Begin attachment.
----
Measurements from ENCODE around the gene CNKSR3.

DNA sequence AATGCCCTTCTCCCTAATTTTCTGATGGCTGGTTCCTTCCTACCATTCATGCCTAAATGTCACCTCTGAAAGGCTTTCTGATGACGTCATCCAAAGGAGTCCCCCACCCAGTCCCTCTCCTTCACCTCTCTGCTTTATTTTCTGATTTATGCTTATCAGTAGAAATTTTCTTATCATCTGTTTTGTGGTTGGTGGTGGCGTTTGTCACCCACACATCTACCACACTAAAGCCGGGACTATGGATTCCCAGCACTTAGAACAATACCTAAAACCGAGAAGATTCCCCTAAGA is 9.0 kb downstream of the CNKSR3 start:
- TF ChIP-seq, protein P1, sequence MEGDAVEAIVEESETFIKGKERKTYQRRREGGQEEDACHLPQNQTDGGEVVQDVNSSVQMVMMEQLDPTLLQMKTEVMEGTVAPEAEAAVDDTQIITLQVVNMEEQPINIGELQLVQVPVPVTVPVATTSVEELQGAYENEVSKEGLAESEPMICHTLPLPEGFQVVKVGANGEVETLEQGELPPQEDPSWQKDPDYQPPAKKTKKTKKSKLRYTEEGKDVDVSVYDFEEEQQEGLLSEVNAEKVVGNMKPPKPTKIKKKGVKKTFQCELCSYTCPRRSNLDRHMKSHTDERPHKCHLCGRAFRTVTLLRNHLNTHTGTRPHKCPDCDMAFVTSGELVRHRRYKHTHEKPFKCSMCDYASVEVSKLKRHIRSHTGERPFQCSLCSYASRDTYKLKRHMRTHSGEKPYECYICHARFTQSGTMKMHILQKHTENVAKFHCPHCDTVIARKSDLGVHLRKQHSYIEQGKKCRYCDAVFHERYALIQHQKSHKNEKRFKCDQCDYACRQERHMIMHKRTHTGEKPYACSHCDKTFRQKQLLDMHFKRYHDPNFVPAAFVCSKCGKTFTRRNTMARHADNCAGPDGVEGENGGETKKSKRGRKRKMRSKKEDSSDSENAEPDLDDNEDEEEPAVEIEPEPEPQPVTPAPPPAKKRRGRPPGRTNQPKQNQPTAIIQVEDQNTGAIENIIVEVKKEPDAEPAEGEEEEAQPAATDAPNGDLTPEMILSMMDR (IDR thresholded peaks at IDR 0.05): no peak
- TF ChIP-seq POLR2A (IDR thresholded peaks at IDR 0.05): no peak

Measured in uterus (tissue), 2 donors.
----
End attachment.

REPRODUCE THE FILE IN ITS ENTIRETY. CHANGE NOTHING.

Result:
Measurements from ENCODE around the gene CNKSR3.

DNA sequence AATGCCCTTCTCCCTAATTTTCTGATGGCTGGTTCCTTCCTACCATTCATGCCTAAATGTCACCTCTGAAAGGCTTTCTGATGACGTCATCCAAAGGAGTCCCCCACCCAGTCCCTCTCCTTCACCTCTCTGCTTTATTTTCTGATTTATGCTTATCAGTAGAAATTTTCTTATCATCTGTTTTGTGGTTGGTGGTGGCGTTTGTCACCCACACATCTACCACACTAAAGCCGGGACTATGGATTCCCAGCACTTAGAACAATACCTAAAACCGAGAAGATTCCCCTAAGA is 9.0 kb downstream of the CNKSR3 start:
- TF ChIP-seq, protein P1, sequence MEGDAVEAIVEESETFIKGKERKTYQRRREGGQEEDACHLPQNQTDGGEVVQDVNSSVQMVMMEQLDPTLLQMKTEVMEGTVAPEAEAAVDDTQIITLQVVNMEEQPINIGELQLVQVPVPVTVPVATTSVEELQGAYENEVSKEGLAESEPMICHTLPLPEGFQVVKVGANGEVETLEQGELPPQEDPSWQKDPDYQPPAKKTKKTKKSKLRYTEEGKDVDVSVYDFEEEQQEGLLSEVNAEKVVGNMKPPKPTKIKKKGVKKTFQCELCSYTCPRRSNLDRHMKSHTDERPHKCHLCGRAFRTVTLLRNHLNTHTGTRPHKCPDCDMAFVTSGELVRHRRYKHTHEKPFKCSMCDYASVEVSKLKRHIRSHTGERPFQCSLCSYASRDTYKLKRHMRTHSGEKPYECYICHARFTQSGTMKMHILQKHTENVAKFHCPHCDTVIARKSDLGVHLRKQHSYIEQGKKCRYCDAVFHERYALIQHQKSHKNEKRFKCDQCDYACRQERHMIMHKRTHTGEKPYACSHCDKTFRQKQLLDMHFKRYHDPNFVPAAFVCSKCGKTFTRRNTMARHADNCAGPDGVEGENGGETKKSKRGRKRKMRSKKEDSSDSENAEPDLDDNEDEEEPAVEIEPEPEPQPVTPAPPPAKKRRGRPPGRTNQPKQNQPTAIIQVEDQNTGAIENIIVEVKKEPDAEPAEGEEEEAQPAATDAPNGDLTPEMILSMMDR (IDR thresholded peaks at IDR 0.05): no peak
- TF ChIP-seq POLR2A (IDR thresholded peaks at IDR 0.05): no peak

Measured in uterus (tissue), 2 donors.